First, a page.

Liver triglycerides exhibited a similar trend. The HF/ATH diet resulted in a 7-fold increase in liver triglycerides (p<0.0001). Both leucine-metformin and leucine-sildenafil combinations resulted in non-significant reductions, while the triple combination of leucine, metformin and sildenafil resulted in a 38% decrease in liver triglycerides (p=0.02; FIG. 23). Histological data support these observations. The HF/ATH diet resulted in a pronounced increase in intracellular lipid droplets and ballooned hepatocytes (arrows) compared with the LF control (FIG. 24). Both leucine-metformin and leucine-sildenafil combinations attenuated, but did not reverse, these effects. In contrast, the triple combination of leucine, metformin and sildenafil resulted in a substantial reversal of this steatohepatitis (FIG. 24).

Further, immunohistochemistry (IHC) using CD68 staining shows a marked increase in macrophage infiltration (arrows) on the HF/ATH vs. LF diet (FIGS. 25 and 26). This was attenuated, but not reversed, by the leucine-metformin and leucine-sildenafil combinations, while the triple combination of leucine, metformin and sildenafil resulted in a substantial reversal of this effect. FIG. 25 shows representative liver CD68 staining, and FIG. 26 shows quantitation of these data.

Consistent with this, hepatic expression of inflammatory genes was markedly elevated by the HF/ATH diet, and returned to levels not significantly different from the LF controls by the triple combination of leucine, metformin and sildenafil (FIG. 27).

Further, expression of collagen isoforms was markedly elevated by HF/ATH diet, and returned to levels not significantly different from the LF controls by the triple combination of leucine, metformin and sildenafil (FIG. 28).

Consistent with this, picrosirius red staining showed a marked increase in fibrosis (arrows) on the HF/ATH vs. LF diet (FIGS. 29 and 30). This was attenuated, but not reversed, by the leucine-metformin and leucine-sildenafil combinations, while the triple combination of leucine, metformin and sildenafil resulted in a substantial reversal of this effect. FIG. 29 below shows representative liver picrosirius red staining, and FIG. 30 shows quantitation of these data.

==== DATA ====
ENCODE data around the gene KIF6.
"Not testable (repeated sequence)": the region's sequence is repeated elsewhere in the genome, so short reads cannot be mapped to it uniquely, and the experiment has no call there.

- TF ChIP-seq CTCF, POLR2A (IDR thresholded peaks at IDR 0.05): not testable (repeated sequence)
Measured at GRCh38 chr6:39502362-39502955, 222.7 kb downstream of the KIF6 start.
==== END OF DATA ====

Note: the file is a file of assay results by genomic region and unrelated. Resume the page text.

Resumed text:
Example 11: Interactive Effects of Leucine-Metformin-Sildenafil Versus Leucine-Metformin and Leucine-Sildenafil in Human of Non-Alcoholic Steatohepatitis (NASH)

In this study, the effects of subtherapeutic doses of leucine, metformin and sildenafil are compared as two-way and three-way combinations.

Human with non-alcoholic steatohepatitis is assigned to the following experimental groups, as depicted in Table 29. The duration of such trial includes about 12 months.

TABLE 29
Example 11 experimental groups
Treatment Group
Placebo
Metformin (250 mg, administered twice a day)
Leucine (1.1 g, administered twice a day) + metformin
(250 mg, administered twice a day)
Sildenafil (1 mg, administered twice a day)
Leucine (1.1 g, administered twice a day) + sildenafil
(1 mg, administered twice a day)
Sildenafil (1 mg, administered twice a day) + metformin
(250 mg administered twice a day)
Leucine (1.1 g, administered twice a day) + sildenafil
(1 mg, administered twice a day) + metformin (250 mg,
administered twice a day)

The effects of the treatments and diet on hepatic lipid accumulation are assessed using a liver biopsy, a blood test, a FibroTest, a SteatoTest, a gene expression profiling of the genes provided in Example 3 and Example 4, or combinations thereof. A liver biopsy is performed and improvement in NAFLD Activity Score (NAS) is evaluated. An improvement of resolution of NASH is also evaluated.

The placebo group is expected to maintain significant hepatocellular injury. In response to the treatments, it is expected to improve NAFLD Activity Score by at least two points and to improve resolution of NASH in fibrosis in both leucine and metformin double combination, with significant further improvement resulting from the leucine, metformin and sildenafil triple combination.

Example 12: Interactive Effects of Leucine, Metformin and Sildenafil Combination Treatment on Non-Alcoholic Fatty Liver Disease (NAFLD)

This is a 12-month randomized, double-blind, placebo-controlled trial for treatment of a leucine, metformin and sildenafil combination treatment on non-alcoholic fatty liver disease (NAFLD). A total of 425 patients are to be randomized with a goal of 375 patients to complete all assessments over 12 months. Patients with histologically confirmed NASH will be randomized to five arms (n=75 completers/arm) are as shown in Table 30. Patients are administered the treatment comprising various dosage combinations of leucine, metformin and sildenafil, b.i.d., and placebo for non-alcoholic fatty liver disease (NAFLD) as shown in Table 30. All drugs will be administered b.i.d. Total daily drug doses are as shown in Table 30.